"Professionals make mistakes. Doctors made a 100-year mistake called the radical mastectomy, based on an erroneous theory of how cancer spreads. But when studies proved this surgery unnecessary, doctors replaced the once-common procedure with a less damaging treatment in a surprisingly short period of time.
Some traffic engineering techniques are a bit like radical surgery. But unfortunately, traffic engineers as a group have been much slower to recognize their erroneous techniques and replace them with less damaging practices."
"America loves its freeways. After the 1956 Federal Highway Bill created the pathway for a 41,000 mile interstate highway system, states and cities jockeyed for the funding to build ever-more extensive networks of pavement that could carry Americans quickly between cities. Sometimes, they built these highways right in the middle of cities, displacing communities and razing old buildings and homes.
...But highways also created problems, some of which have become much worse in the years since. Urban freeways displaced communities and created air and noise pollution in downtown areas."
California's DOT Admits That More Roads Mean More Traffic Take it from Caltrans: If you build highways, drivers will come.
"...it’s refreshing—and rare—to see the California DOT (aka Caltrans) link to a policy brief outlining key research findings from years of study into induced demand. The brief, titled “Increasing Highway Capacity Unlikely to Relieve Traffic Congestion,” was compiled by UC-Davis scholar Susan Handy. Here are the highlights:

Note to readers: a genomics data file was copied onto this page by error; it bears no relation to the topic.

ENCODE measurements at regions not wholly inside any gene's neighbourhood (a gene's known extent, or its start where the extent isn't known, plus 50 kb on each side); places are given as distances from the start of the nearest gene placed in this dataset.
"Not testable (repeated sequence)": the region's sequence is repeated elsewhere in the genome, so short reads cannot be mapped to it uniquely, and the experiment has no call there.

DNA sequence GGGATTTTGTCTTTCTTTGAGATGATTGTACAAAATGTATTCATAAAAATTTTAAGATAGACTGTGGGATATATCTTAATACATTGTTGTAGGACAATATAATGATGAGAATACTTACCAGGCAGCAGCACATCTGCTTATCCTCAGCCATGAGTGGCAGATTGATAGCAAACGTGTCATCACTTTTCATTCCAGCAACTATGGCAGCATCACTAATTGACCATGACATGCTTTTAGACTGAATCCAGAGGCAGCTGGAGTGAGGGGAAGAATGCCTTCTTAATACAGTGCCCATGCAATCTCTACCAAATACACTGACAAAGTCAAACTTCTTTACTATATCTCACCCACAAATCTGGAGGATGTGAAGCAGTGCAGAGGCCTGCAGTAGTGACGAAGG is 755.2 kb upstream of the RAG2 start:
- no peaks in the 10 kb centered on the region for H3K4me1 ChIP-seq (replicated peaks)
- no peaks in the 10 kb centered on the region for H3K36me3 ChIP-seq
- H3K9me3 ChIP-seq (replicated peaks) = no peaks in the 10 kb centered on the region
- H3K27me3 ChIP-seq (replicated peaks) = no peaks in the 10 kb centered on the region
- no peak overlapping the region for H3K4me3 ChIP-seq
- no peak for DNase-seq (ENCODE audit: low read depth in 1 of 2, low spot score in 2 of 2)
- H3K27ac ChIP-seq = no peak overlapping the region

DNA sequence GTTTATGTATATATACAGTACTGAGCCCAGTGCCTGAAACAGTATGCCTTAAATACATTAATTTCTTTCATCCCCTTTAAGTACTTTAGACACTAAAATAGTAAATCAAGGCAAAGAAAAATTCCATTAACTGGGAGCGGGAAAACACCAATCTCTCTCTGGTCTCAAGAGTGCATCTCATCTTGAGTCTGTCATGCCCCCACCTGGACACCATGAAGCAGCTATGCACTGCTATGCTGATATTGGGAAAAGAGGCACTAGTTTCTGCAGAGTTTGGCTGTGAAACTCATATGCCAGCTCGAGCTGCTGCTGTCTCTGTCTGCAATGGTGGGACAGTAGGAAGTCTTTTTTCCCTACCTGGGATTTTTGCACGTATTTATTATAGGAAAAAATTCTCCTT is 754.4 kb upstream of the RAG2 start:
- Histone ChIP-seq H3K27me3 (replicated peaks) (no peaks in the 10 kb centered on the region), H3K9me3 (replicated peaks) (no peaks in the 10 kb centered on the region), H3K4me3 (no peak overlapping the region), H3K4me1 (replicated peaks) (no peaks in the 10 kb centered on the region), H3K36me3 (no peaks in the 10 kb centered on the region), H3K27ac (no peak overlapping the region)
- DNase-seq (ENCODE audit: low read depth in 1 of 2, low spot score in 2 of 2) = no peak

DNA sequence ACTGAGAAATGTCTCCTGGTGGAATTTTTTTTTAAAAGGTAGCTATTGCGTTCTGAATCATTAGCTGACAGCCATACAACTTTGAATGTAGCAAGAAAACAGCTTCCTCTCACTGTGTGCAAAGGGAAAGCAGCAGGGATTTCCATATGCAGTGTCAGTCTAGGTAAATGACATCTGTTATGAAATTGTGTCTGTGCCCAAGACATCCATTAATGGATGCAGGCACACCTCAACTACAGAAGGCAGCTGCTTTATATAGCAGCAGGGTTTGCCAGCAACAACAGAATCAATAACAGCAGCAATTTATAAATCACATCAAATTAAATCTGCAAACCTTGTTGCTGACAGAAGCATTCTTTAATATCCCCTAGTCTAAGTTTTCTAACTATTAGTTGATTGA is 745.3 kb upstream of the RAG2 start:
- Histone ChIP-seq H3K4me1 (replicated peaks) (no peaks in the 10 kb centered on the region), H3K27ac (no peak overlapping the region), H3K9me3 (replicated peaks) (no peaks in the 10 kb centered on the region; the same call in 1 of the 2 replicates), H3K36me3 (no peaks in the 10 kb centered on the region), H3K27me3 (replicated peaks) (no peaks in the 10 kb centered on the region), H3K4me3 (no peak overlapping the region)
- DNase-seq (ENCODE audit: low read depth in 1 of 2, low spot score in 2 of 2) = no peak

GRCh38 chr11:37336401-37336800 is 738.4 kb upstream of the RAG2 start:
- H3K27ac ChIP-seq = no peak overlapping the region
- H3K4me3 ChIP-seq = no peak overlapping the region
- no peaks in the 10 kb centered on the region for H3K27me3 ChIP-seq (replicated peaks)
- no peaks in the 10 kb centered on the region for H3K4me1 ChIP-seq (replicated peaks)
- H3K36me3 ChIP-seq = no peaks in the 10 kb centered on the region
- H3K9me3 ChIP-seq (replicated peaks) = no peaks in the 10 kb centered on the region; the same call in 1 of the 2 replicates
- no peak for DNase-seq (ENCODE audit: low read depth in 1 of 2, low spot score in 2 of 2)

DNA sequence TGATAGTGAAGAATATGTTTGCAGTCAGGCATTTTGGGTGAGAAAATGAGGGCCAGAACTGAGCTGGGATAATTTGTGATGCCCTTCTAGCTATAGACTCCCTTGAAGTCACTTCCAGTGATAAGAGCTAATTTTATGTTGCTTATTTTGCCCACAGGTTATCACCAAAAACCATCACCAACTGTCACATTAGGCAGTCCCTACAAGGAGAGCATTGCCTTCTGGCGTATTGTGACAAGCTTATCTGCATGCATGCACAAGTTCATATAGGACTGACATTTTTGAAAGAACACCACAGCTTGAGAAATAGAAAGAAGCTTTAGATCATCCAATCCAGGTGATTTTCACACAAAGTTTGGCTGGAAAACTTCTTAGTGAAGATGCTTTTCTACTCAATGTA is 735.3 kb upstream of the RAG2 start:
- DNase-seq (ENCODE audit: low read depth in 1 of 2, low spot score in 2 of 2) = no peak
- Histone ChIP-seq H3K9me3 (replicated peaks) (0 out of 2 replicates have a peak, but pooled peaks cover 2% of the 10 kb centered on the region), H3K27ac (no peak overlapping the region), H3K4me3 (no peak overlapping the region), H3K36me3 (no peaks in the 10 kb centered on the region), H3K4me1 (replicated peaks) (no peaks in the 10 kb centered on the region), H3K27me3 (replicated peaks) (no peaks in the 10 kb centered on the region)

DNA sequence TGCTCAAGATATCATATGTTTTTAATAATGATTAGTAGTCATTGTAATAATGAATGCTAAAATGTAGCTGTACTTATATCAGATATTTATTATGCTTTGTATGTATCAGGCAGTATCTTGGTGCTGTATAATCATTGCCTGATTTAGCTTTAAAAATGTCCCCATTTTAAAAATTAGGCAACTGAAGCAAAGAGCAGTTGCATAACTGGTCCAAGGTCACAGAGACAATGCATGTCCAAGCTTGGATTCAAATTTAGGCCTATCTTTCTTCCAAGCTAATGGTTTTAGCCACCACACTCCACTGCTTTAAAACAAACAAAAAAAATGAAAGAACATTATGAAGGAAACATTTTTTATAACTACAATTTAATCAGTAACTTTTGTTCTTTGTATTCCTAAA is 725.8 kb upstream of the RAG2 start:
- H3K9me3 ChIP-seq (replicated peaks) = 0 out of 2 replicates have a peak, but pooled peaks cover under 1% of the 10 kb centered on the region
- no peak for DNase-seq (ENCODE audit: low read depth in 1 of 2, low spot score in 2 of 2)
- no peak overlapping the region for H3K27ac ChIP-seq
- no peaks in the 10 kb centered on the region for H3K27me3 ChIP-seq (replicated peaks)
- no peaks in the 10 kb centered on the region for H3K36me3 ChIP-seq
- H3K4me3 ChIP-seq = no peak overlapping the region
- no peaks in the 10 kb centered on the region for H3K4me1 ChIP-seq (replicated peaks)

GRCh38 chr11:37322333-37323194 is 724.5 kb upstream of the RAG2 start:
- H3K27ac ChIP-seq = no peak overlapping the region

- There’s high-quality evidence for induced demand. All the studies reviewed by Handy used time-series data, “sophisticated econometric techniques,” and controlled for outside variables such as population growth and transit service.
- More roads means more traffic in both the short- and long-term. Adding 10 percent more road capacity leads to 3-6 percent more vehicle miles in the near term and 6-10 percent more over many years.
- Much of the traffic is brand new. Some of the cars on a new highway lane have simply relocated from a slower alternative route. But many are entirely new. They reflect leisure trips that often go unmade in bad traffic, or drivers who once used transit or carpooled, or shifting development patterns, and so on."
Charter Local Edition w/ Glendale Mayor Ara Najarian & South Pasadena Councilwoman Marina Khubesrian
Shute, Mihaly & Weinberger article regarding the SR-710 from the “Eye on Environment” newsletter:
click here to see the rest of the article
screenshot via San Gabriel Valley Tribune. For full article click here.
Click here to take KPCC's poll on Metro's alternatives. When you get to the KPCC website, scroll half way down the page and you'll see this poll:
"Just weeks after throwing its support behind a controversial 710 Freeway tunnel, the San Gabriel Valley Council of Governments removed tunnel funding from a transportation priority list that could become part of a half-cent sales tax ballot measure in November 2016." READ MORE HERE...